If you lead people in any way: in a church, a business, or a team, those you lead will screw up, fail, and often disappoint you. When that happens, and that volunteer or team member needs correction, when is the best time to correct? It could be a reprimand or a teachable moment.
In the past, when a staff person who reported to me made a mistake, I tended to be ‘quick on the draw’ to point out the mistake or poor judgement. But is that the best approach?
Several years ago I dialogued with a psychologist with expertise in leadership. I asked him for advice about an issue when I felt that a staff person who reported to me was totally off-base in his response to a particular situation. My emotions ranged from shock to surprise to disappointment and finally to anger. My carnality wanted to blast this guy and let him know how wrong he was.
My psychologist friend just listened as I processed. After I finished my ranting, he asked me this question.
Why do you want to say these strong things to this person?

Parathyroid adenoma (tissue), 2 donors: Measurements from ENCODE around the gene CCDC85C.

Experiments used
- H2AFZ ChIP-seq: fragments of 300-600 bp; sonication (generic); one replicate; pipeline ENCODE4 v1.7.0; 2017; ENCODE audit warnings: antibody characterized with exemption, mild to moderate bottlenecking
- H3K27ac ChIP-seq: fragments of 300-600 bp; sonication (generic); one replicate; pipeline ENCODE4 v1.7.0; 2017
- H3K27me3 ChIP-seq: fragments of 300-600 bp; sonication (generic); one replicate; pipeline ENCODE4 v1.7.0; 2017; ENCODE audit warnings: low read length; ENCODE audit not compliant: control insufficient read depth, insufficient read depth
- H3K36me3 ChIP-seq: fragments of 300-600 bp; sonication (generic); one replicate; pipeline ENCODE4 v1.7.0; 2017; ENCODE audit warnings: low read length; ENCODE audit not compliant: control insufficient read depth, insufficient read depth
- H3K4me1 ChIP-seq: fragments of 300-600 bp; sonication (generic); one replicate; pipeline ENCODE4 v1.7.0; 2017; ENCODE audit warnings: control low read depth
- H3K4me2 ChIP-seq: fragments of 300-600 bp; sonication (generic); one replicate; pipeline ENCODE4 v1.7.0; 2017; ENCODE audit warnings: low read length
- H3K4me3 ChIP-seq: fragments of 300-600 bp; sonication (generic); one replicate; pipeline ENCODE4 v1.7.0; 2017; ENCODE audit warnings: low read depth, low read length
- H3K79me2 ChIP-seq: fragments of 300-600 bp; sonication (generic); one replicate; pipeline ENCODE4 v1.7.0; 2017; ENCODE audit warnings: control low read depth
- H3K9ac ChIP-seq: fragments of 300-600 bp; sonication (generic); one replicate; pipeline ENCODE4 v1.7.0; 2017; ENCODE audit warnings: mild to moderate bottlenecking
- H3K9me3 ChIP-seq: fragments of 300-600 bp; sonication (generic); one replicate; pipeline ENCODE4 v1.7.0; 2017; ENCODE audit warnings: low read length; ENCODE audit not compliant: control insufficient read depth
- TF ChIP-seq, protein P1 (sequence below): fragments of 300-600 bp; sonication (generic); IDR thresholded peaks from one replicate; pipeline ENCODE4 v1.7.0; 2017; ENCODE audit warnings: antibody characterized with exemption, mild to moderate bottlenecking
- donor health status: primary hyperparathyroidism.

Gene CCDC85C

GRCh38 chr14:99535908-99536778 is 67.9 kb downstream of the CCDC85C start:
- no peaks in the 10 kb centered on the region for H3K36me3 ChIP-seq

As I mulled over his question, I had to admit that I probably wanted to exert my authority to make him feel ‘guilty’ for being ‘wrong.’ My desire to reprimand was ME focused. When I forced myself to evaluate my motive and heard my words that tumbled out, I realized that my motive was very wrong.
He made two suggestions.
- Don’t bring up the issue until I and the other person have cooled down.
- Then, bring up the issue in the context of a teachable moment, a moment in the other person’s life when what I say would come across as a way to boost their leadership ability, rather than be perceived simply as a reprimand.
This simple insight has helped me to use a teachable moment to maximize learning in my staff when they make a mistake.
How do you deal with your staff when they mess up?
This article originally appeared here, and is used by permission.